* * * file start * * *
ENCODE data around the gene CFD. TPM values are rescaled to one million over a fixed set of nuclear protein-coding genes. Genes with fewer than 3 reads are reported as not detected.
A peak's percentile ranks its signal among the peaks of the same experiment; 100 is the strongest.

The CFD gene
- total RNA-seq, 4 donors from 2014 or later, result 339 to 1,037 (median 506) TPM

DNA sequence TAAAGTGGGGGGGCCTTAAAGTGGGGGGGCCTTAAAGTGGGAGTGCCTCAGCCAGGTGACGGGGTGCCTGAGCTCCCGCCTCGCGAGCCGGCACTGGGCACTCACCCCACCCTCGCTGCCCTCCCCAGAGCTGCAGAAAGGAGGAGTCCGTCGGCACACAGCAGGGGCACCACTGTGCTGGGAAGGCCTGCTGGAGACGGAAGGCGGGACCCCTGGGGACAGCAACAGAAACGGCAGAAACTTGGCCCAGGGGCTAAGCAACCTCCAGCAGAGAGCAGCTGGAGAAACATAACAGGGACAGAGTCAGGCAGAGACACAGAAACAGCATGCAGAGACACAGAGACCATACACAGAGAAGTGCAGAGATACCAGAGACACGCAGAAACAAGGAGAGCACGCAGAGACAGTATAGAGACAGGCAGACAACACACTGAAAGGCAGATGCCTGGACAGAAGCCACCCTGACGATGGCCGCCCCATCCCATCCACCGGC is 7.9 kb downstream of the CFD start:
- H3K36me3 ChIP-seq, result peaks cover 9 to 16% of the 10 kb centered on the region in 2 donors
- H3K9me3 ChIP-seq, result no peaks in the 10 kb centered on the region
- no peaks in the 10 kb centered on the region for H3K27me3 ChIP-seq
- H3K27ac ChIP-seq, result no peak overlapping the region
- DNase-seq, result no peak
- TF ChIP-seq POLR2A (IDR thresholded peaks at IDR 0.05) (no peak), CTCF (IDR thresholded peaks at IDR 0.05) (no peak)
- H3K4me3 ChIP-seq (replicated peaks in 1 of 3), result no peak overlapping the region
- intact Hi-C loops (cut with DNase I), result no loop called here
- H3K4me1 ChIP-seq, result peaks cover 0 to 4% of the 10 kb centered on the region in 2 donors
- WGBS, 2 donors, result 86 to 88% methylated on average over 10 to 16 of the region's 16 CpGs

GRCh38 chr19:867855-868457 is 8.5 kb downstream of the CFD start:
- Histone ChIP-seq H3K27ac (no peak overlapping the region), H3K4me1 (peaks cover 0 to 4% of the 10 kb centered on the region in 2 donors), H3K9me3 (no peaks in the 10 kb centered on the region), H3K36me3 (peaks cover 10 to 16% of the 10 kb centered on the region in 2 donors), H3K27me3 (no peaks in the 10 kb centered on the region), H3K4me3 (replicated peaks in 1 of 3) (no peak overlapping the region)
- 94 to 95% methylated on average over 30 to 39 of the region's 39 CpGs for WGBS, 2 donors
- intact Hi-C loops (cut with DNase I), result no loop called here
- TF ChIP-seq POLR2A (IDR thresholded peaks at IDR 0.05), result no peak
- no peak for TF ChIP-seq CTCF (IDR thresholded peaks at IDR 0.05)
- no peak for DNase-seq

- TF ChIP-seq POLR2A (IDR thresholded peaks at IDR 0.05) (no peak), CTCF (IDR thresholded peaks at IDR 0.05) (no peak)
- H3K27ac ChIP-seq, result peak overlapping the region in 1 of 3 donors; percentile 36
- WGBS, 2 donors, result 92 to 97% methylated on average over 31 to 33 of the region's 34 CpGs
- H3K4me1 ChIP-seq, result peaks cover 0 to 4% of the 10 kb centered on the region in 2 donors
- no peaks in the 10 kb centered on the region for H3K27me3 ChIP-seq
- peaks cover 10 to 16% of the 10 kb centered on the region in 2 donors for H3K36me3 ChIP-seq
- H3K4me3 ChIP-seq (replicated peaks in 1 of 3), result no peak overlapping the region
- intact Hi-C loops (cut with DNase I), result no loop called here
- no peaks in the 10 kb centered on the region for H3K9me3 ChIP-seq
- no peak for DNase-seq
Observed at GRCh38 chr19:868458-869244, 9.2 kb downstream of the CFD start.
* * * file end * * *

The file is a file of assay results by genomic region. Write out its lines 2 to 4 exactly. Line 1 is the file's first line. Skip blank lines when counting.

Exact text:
A peak's percentile ranks its signal among the peaks of the same experiment; 100 is the strongest.

The CFD gene
- total RNA-seq, 4 donors from 2014 or later, result 339 to 1,037 (median 506) TPM